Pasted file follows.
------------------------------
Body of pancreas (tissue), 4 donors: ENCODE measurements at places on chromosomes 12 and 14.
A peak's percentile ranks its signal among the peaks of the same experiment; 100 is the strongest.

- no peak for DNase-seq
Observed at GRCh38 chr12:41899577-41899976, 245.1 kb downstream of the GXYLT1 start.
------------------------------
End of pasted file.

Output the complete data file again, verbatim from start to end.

Body of pancreas (tissue), 4 donors: ENCODE measurements at places on chromosomes 12 and 14.
A peak's percentile ranks its signal among the peaks of the same experiment; 100 is the strongest.

- no peak for DNase-seq
Observed at GRCh38 chr12:41899577-41899976, 245.1 kb downstream of the GXYLT1 start.